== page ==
Let’s get one thing out of the way: the best brownies ever are the Outrageous Brownies from Purebread (which started in Whistler but now has a few Vancouver locations, too). It doesn’t matter if you get the banana ones or the raspberry ones or the regular ones, they’re the best – plain and simple.

Unfortunately, I don’t have the recipe for them. However, I do have the recipe for the second best brownies: Michael Smith’s Triple Chocolate Brownies.

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I first tasted these brownies as at book club meeting back in the late winter or early spring. There is another member of my book club who is very passionate about baking – in addition to talking book plots and characters, we like to swap recipes and drool-worthy baking photos and tips. She brought these triple chocolate brownies and they were amazing. She said the Michael Smith recipe was her go-to, so I decided to look them up and give them a go myself.

They were just as good when I made them, so I dubbed them my favourite recipe, too. (Until I can get a hold of the Purebread recipe…)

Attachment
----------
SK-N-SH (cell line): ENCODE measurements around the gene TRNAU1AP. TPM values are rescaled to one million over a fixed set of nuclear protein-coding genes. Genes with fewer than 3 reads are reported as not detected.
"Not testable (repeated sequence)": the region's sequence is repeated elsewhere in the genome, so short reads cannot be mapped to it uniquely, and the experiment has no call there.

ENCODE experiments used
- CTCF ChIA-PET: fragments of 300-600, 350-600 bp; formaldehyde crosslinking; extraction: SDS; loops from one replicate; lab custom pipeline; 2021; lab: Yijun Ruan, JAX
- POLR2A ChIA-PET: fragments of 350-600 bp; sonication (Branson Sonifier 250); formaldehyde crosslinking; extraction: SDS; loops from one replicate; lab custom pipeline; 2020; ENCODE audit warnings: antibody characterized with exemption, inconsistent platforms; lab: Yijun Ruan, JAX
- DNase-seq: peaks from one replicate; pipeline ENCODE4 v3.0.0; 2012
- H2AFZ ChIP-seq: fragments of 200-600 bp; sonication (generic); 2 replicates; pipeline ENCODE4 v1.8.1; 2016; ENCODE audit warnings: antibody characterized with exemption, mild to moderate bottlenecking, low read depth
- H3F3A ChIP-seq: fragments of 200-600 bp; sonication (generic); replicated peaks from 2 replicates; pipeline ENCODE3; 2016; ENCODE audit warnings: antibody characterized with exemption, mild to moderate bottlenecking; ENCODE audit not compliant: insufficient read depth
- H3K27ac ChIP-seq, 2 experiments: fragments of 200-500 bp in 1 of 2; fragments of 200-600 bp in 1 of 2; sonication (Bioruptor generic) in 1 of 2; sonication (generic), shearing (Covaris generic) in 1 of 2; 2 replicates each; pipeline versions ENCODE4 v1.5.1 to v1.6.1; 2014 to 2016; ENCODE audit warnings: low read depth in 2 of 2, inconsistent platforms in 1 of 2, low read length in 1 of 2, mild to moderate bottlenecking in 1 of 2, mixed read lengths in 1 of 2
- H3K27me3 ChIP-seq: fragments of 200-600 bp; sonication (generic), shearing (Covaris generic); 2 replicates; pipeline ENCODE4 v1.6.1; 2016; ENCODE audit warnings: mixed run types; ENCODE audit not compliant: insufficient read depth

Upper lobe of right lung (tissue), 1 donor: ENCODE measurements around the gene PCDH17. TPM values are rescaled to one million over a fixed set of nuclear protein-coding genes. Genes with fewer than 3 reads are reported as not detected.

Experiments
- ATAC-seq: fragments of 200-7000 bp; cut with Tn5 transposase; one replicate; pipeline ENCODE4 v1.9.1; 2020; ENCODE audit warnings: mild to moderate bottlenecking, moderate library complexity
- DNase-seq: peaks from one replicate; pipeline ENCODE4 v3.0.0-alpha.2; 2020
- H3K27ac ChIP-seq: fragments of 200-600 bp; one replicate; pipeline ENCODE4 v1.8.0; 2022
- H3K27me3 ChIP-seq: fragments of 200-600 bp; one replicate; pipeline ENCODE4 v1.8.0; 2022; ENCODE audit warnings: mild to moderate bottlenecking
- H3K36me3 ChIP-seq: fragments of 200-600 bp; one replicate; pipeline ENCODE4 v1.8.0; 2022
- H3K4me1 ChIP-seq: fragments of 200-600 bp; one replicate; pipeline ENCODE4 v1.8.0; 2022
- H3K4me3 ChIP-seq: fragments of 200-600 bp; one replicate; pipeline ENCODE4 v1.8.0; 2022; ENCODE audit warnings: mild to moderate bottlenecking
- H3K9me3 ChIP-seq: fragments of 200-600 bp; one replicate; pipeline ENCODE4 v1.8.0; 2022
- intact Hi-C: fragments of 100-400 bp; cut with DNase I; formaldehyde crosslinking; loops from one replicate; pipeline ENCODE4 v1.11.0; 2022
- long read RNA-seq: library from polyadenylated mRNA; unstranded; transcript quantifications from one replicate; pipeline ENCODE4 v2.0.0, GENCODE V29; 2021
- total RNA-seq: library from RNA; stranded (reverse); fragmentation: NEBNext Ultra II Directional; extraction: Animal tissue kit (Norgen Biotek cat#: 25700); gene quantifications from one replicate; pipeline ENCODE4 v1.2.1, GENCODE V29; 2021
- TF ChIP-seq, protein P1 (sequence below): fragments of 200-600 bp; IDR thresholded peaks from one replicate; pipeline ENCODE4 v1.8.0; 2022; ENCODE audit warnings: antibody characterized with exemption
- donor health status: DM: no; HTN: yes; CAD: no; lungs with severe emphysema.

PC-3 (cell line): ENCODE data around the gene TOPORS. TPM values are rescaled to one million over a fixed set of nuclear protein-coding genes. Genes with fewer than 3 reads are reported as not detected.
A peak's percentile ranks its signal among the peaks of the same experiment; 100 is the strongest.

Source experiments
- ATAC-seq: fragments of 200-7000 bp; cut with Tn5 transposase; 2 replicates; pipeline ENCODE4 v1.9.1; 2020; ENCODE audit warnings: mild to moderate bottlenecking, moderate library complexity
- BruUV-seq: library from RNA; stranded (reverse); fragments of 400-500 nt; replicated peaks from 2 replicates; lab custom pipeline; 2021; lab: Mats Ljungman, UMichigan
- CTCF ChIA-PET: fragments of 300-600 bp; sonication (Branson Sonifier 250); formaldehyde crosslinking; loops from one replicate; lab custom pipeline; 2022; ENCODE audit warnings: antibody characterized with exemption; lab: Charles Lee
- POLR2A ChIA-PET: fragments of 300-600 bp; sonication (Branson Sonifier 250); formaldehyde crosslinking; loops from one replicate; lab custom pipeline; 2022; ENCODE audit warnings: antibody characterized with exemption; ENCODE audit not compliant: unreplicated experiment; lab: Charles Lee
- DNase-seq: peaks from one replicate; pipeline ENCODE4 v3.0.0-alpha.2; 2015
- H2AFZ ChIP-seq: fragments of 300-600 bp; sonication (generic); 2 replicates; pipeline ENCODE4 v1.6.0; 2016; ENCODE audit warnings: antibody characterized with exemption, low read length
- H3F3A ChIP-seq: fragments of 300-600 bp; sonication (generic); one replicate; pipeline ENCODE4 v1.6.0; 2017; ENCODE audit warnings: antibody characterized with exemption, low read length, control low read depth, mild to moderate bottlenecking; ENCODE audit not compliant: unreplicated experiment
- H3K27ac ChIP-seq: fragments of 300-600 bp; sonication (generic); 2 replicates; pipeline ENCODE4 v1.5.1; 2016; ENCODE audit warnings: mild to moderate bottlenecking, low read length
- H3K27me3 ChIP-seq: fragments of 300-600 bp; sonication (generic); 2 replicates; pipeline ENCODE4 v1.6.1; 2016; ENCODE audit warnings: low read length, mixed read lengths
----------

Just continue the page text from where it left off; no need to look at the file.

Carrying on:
As the name suggests, this recipe uses three different sources of chocolate: regular chocolate (like a bar), cocoa powder, and chocolate chips. The result: a tasty triple threat that is moist, fudgey, and overall fantastic.

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First, the chocolate. I discovered they sell Callebaut chocolate in blocks at Save on Foods in Squamish – hallelujah! Although Nesters has the best fancy baking stuff, Save on Foods has a better assortment (and a bulk section to die for) – they will be my new go to for baking goods. The recipe calls for 8 ounces of chocolate, which gets melted along with a cup of butter over a double boiler. Once everything is melted and mixed, the recipe says to whisk the whole thing to make it extra smooth. I’m not sure if this is really necessary, but better safe than sorry, right?

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Next up: the cocoa powder. The cocoa powder gets mixed with some flour, baking powder, and a pinch of salt. Simple, right? Those are your dry ingredients.